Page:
Architecture: Hoopes Architects | Construction: Zachary and Sons Homes | Landscape Architecture: Serquis + Associates Landscape Architects

Casa Moderna

Overlooking a lake that connects two golf courses in Santa Fe, New Mexico, a home named Casa Moderna is not typical of “modern” architecture. Instead, it incorporates warm spaces with clean lines, linen fabrics, and a tonal atmosphere that invites complete relaxation.

“I wanted it to be neutral,” says Andrea Caraballo, project designer and an associate at Hoopes Architects in Santa Fe, New Mexico. “The idea was to create a space where people felt comfortable gathering — both indoors and out.”

The comfortable kitchen, which includes a breakfast bar with quartz counters and refrigerated storage for 300 bottles of wine, is centrally located to encourage gatherings.

The home is located in the exclusive Club House Casitas at Las Campanas, which offers amenities such as an equestrian center, golf course, fitness center, restaurant, and a close-knit atmosphere for those who live and play there.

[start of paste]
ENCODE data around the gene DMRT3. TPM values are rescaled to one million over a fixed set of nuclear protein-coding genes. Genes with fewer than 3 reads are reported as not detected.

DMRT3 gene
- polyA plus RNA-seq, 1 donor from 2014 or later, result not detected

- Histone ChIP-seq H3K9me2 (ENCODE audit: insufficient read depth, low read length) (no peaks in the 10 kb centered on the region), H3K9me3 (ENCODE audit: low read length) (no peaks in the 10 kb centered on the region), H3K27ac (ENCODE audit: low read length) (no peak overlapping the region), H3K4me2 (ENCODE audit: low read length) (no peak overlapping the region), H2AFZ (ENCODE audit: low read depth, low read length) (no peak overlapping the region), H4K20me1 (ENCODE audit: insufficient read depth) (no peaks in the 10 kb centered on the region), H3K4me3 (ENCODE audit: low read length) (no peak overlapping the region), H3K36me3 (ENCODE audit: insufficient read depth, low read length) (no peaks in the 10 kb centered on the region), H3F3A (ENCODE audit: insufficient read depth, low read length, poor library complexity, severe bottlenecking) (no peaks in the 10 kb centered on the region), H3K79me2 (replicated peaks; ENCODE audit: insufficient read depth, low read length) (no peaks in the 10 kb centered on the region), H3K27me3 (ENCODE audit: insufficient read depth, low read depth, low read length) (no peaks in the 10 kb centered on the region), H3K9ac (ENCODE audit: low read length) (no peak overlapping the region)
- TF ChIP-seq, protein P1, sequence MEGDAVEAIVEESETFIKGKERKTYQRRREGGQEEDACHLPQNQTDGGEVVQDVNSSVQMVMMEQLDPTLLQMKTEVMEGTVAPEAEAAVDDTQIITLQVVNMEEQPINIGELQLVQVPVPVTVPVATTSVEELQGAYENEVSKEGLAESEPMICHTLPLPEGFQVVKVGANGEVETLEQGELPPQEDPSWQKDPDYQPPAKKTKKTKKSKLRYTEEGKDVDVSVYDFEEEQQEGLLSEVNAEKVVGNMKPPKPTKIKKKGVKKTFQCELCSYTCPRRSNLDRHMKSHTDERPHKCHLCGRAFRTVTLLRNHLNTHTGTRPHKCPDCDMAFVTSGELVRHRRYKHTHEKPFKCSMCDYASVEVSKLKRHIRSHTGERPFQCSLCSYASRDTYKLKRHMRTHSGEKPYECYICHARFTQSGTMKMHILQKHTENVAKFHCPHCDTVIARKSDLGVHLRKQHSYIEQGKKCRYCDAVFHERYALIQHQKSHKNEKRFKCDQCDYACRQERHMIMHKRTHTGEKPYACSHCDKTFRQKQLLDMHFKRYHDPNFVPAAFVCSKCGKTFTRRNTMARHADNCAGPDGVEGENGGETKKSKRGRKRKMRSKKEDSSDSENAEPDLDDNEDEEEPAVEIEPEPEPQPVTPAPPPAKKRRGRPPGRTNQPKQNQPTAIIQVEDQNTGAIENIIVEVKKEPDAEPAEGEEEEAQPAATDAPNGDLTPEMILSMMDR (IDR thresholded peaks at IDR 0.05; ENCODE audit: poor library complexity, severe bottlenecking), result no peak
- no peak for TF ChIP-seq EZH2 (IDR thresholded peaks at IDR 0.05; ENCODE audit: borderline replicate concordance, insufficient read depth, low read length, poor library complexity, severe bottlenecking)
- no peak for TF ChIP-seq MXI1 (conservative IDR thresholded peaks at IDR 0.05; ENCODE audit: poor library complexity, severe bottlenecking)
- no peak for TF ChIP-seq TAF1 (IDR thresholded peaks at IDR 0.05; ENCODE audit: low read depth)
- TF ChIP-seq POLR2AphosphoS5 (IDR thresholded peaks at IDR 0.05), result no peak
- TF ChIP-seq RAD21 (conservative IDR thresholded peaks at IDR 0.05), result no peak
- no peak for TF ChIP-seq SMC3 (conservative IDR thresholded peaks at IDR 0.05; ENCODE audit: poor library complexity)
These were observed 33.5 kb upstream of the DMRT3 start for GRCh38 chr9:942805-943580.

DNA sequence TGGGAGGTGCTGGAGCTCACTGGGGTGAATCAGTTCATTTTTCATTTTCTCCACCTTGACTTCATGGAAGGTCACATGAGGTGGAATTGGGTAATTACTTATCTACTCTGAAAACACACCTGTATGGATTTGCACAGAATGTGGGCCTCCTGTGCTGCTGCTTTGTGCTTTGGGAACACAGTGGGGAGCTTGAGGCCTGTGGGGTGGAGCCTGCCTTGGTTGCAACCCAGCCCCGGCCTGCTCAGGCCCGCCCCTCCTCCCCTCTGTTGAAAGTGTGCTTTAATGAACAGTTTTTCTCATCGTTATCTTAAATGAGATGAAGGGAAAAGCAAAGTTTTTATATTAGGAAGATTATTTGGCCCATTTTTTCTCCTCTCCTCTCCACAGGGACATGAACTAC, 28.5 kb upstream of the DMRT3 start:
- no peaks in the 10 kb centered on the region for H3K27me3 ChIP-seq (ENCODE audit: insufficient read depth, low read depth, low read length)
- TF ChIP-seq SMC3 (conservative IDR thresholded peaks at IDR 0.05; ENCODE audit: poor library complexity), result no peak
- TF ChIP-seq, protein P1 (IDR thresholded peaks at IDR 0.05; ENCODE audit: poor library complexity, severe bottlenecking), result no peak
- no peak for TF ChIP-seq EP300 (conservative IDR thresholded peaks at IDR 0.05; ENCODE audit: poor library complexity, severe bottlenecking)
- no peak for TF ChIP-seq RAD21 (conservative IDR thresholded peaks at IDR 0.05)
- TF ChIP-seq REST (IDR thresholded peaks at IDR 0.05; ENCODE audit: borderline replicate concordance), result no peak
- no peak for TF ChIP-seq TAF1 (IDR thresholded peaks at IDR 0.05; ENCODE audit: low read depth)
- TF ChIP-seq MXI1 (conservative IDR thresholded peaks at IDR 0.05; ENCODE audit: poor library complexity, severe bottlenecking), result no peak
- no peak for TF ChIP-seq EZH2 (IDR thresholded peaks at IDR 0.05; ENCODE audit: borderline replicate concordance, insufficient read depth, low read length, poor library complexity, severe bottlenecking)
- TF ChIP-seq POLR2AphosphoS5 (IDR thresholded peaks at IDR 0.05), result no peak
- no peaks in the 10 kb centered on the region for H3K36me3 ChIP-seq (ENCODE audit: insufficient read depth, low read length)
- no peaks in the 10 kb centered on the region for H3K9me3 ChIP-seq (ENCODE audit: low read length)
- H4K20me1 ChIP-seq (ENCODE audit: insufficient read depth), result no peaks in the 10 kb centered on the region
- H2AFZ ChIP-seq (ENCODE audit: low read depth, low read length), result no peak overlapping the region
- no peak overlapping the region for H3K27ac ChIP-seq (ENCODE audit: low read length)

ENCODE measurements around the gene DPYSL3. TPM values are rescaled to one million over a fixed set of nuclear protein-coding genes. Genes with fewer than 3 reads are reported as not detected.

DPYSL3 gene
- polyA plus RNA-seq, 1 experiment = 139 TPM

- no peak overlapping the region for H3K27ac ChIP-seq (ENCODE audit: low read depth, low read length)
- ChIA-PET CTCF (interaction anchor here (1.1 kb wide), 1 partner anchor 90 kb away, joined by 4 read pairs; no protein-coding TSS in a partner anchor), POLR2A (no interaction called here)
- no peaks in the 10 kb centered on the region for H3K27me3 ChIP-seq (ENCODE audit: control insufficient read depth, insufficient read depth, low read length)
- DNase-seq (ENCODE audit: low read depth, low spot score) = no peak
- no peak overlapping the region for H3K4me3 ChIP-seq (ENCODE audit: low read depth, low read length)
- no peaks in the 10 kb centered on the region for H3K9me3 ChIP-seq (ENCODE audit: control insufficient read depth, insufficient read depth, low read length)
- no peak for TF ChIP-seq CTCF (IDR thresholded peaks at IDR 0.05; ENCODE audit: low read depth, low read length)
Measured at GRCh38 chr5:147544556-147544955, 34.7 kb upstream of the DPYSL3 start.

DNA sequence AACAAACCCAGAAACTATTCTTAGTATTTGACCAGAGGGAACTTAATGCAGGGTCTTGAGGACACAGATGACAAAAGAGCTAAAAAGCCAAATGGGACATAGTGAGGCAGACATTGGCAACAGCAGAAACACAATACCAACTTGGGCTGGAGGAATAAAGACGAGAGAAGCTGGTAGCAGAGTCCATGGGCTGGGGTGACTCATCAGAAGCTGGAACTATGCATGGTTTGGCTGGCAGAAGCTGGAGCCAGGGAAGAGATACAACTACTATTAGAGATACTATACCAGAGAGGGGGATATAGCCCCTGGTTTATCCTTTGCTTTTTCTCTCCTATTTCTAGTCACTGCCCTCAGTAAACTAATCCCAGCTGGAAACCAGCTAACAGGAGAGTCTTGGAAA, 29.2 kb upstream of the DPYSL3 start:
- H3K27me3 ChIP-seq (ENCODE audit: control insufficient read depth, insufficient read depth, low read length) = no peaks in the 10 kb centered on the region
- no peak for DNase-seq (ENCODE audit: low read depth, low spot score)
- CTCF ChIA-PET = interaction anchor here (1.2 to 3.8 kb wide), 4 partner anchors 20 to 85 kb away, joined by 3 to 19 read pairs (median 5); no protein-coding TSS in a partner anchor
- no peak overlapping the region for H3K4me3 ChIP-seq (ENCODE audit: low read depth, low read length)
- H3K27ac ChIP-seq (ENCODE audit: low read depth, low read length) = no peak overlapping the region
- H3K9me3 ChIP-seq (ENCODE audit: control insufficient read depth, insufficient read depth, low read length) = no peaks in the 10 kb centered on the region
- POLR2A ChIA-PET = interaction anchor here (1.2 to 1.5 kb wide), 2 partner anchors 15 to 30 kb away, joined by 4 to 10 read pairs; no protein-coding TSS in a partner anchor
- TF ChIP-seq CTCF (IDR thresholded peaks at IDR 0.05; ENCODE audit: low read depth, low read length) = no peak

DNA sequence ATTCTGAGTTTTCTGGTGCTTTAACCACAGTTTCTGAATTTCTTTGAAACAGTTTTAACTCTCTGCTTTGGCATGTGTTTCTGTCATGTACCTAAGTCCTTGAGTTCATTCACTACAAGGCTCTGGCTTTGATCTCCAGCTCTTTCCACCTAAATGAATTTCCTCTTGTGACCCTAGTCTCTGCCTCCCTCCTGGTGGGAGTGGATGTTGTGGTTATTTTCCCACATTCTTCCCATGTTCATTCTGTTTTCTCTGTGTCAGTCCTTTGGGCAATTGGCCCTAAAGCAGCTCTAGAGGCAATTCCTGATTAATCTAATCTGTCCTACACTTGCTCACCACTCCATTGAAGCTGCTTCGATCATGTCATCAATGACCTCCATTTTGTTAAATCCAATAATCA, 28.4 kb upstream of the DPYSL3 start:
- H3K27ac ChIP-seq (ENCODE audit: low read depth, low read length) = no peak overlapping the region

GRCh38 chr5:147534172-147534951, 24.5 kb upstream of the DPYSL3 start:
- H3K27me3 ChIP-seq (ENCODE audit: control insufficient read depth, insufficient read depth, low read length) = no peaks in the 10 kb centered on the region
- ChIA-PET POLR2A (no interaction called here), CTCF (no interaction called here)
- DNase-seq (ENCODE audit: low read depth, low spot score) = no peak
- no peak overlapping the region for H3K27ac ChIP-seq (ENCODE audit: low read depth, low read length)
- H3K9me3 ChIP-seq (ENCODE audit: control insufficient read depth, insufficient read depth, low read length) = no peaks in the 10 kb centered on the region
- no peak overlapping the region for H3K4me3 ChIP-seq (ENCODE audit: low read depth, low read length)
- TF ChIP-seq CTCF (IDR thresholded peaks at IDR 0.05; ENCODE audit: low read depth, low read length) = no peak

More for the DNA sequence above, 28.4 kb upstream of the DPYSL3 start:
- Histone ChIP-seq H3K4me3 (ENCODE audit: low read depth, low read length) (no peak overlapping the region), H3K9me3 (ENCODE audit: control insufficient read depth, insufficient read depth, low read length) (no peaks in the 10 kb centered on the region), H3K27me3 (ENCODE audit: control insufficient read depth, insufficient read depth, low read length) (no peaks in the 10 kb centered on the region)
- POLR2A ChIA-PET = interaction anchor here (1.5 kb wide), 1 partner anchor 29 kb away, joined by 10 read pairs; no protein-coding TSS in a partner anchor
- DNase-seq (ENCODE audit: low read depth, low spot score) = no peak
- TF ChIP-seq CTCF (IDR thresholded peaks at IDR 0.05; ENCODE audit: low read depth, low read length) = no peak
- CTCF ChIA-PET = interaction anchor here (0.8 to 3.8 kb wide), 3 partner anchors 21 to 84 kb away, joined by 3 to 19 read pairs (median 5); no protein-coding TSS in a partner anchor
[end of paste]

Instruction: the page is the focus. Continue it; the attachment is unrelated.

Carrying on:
“Little by little, we are starting to see more contemporary architecture in Santa Fe,” Caraballo says. “This house is located in a more secluded area, but it is still within walking distance to the club. The homes here are usually second homes for the owners. It’s a house meant to be an entertainment house where you can host parties. That was the idea — to have plenty of space for large gatherings.” 

The sitting area on the back portal offers plenty of room for entertaining or a casual place to wind down. Recessed heating in the ceiling allows for the portal to be used all year. The home’s tile continues outdoors to give the space continuity.

With two primary suites, three-and-a-half bathrooms, and a separate mother-in-law casita, the 4,501-square-foot house also takes advantage of the New Mexico sunshine with pocketing doors in the living room that open to the outdoors. Throughout the home, the design focuses on its New Mexico setting. “One of the main things about the house is the beautiful outdoors — an outdoor cooking area with full kitchen and dining table and a large enclosed garden with a fire pit, all landscaped,” Caraballo says. “Each of the primary spaces has an outdoor seating space. It’s about the connection with the outdoors and the connections with the landscape.”

Visiting guests have plenty of space and privacy inside the casita, which includes a small seating area, kitchen, bathroom, and storage with a separate entrance so that guests can come and go without stopping by the main house. “It’s for family or friends who want to be close to the family but also want a bit of independence,” Caraballo says.

Upon entering the home, guests are welcomed by the Ortal gas fireplace, which supplies atmosphere and heat to the living and dining rooms. The electric sliding doors open to the outdoors.